The city will send out a request for proposals for two studies necessary to begin charging impact fees to developers, the council decided at Monday's work session.
Whether the two studies, which could total $150,000, will be funded will be decided later during the budget process after the proposals are evaluated.
Interim city manager Bob Spinks told the council the studies of the city's 20-year transportation and capital facilities needs - necessary to meet concurrency requirements - could be funded out of the city's real estate excise tax fund.
The transportation study is estimated to cost $100,000 and the city hall and facilities study is estimated to cost $50,000.
City attorney Craig Ritchie said these studies establish the level of service the city will need for transportation and capital facilities during the next 20 years. Then those service levels are used to establish impact fees to charge developers that pay for new infrastructure.
"What is necessary in Sequim during the next 20 years?" he asked.
These studies should be put into the 2009 budget, Ritchie said.
City Councilor Paul McHugh said he is concerned about the impact of budget cuts so he isn't ready yet to commit to the studies.
Ritchie said if the city doesn't have studies in place to justify its impact fees, it faces potential litigation from not just developers but from opponents claiming the city isn't following its comprehensive plan.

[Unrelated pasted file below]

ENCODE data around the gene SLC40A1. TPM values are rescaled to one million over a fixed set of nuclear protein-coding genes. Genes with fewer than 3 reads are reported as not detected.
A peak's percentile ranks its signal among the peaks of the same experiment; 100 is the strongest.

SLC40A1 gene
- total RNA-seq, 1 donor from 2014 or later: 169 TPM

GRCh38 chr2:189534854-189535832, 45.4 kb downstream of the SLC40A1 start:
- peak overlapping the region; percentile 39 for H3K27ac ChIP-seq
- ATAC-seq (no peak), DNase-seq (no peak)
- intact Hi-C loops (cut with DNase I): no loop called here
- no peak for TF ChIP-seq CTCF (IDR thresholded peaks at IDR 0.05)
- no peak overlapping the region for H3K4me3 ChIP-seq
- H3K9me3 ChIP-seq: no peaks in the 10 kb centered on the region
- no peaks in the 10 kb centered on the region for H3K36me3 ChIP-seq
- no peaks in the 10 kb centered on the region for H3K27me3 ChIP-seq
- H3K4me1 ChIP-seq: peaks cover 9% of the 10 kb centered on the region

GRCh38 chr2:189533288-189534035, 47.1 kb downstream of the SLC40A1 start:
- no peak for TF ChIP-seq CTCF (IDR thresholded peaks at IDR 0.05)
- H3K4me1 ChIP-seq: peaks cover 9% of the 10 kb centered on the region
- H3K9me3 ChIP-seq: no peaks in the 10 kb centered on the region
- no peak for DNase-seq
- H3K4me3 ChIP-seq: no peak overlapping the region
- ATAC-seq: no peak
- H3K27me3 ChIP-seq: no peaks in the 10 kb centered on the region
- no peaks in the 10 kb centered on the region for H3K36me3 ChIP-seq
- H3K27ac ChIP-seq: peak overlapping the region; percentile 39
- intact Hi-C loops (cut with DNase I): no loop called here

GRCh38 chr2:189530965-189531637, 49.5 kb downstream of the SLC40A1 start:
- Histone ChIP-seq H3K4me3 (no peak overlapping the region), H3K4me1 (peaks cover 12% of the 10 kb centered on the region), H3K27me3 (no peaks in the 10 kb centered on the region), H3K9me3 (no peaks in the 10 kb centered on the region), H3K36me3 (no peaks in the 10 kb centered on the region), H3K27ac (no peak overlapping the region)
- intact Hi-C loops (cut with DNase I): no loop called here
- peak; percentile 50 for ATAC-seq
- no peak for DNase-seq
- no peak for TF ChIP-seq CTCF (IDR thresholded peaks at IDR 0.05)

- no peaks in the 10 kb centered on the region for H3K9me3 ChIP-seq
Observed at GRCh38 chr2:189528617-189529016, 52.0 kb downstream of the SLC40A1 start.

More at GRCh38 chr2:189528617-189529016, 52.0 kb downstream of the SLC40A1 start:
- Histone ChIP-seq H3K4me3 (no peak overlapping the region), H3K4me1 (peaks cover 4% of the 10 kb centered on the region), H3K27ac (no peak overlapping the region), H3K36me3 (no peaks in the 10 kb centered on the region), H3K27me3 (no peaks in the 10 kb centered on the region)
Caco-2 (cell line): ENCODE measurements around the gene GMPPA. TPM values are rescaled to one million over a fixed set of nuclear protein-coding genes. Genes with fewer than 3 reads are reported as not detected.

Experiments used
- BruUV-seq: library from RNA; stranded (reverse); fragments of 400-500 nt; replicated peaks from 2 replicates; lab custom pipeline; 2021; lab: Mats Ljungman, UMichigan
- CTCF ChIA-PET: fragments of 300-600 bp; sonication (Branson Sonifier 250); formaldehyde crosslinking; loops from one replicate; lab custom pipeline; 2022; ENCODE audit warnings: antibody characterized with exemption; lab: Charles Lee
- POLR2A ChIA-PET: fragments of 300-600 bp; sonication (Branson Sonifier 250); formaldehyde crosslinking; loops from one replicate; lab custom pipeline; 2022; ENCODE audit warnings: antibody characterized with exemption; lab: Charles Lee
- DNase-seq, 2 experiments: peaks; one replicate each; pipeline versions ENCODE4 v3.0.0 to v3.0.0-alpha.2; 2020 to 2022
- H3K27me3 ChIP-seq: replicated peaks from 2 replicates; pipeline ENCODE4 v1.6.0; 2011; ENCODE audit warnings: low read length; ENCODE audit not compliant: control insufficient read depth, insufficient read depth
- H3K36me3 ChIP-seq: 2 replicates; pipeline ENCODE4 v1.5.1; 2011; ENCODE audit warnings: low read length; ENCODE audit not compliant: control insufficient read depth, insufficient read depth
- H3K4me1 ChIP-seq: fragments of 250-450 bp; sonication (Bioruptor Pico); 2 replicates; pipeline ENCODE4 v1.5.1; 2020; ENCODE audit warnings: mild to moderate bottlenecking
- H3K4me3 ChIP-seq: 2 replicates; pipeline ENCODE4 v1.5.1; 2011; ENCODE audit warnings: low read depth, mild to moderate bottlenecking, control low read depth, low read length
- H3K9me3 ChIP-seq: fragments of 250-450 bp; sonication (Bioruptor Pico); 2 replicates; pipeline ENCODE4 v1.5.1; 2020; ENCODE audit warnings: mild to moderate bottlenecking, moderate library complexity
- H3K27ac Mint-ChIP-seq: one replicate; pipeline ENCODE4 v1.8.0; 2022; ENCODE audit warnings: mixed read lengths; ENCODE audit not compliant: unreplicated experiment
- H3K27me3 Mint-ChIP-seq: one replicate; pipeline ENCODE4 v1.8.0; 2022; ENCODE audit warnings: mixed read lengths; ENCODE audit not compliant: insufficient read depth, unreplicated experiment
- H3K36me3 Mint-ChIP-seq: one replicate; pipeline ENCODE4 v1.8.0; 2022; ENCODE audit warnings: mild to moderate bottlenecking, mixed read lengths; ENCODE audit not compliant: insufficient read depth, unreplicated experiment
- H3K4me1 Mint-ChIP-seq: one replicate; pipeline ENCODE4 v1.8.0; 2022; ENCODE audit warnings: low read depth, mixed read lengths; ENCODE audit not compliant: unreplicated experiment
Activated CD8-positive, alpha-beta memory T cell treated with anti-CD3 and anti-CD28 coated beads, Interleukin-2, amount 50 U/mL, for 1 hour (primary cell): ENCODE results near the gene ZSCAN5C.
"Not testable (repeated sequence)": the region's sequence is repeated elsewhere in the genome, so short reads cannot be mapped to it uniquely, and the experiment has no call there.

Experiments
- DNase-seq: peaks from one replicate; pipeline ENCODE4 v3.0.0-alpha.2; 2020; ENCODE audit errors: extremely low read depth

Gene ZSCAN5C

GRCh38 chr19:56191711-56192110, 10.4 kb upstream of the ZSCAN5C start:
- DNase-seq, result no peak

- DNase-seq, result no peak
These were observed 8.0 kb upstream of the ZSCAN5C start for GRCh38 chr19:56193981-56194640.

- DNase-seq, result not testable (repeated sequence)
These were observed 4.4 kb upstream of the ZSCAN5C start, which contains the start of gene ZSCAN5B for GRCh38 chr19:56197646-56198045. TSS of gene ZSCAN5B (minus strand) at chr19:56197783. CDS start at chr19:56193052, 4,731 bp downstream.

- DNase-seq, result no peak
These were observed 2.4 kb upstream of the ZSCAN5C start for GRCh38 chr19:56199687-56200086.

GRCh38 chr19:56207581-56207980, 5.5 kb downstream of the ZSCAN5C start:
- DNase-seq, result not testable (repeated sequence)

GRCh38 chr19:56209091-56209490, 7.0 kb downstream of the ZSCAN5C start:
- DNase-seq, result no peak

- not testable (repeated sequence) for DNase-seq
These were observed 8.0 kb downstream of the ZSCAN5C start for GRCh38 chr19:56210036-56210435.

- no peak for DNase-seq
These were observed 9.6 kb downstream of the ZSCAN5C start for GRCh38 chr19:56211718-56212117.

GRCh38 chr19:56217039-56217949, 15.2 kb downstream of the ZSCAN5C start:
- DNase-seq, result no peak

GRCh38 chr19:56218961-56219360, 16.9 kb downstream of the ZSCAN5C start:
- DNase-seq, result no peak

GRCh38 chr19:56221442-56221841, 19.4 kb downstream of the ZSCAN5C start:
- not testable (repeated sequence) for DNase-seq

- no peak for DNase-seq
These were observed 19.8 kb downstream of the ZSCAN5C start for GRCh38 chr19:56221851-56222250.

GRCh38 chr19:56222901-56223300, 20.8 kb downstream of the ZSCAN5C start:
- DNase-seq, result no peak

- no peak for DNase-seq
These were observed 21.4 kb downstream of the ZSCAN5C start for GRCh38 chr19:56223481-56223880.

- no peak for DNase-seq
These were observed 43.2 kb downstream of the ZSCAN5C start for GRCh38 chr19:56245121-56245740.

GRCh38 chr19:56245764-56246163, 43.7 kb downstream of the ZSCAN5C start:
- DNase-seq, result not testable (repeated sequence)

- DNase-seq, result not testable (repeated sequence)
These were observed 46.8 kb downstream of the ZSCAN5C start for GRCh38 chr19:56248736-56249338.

City Councilor Bill Huizinga said he called for impact fees a long time ago. He tried to get a regional impact fee but Port Angeles was unwilling to go along, Huizinga said. "I really support the concept of impact fees, especially for transportation."
Without impact fees, the city keeps increasing fees for its State Environmental Policy Act reviews, which is risky, Huizinga said. "I fully support impact fees," he said.
City Councilor Ken Hays said he couldn't disagree but one reason for the city's tight budget is a lack of fees.
The concurrency ordinance and impact fees are revenue sources so they should proceed with them, he said.
Spinks said they can send out the request for proposals and then explore using the real estate excise tax to fund the studies once they see the costs.
Mayor Laura Dubois said the city needs the impact fee revenue. So if they have to spend money on the studies to establish those fees, then they should spend the money, she said.
City Councilor Walt Schubert said although he'd like to see the money spent elsewhere, the city can't do anything without a study. So it absolutely needs to be done, he said.
Hays said there's no evidence that regulation such as impact fees stops growth, "so don't let that scare you."
McHugh said they should be cautious and take their time because it might be another couple of years before growth returns and the real estate excise tax revenue could decline.
Schubert said that eight years ago the general facilities charge was cut in half and that spurred growth so the council should be careful about creating a new fee.
"I want to see exactly what is being proposed before I vote," he said.
City Councilor Erik Erichsen said they weren't taking a vote.
Dubois said the consensus was to send out the request for proposals to get an idea of the studies' costs for the budget.
Concurrency is one of 14 goals that cities and counties must consider in land-use planning, according to the 1990 Growth Management Act.
It is intended to ensure public facilities and services such as sewer, water, transportation, parks, schools and capital facilities are adequate to serve new development.
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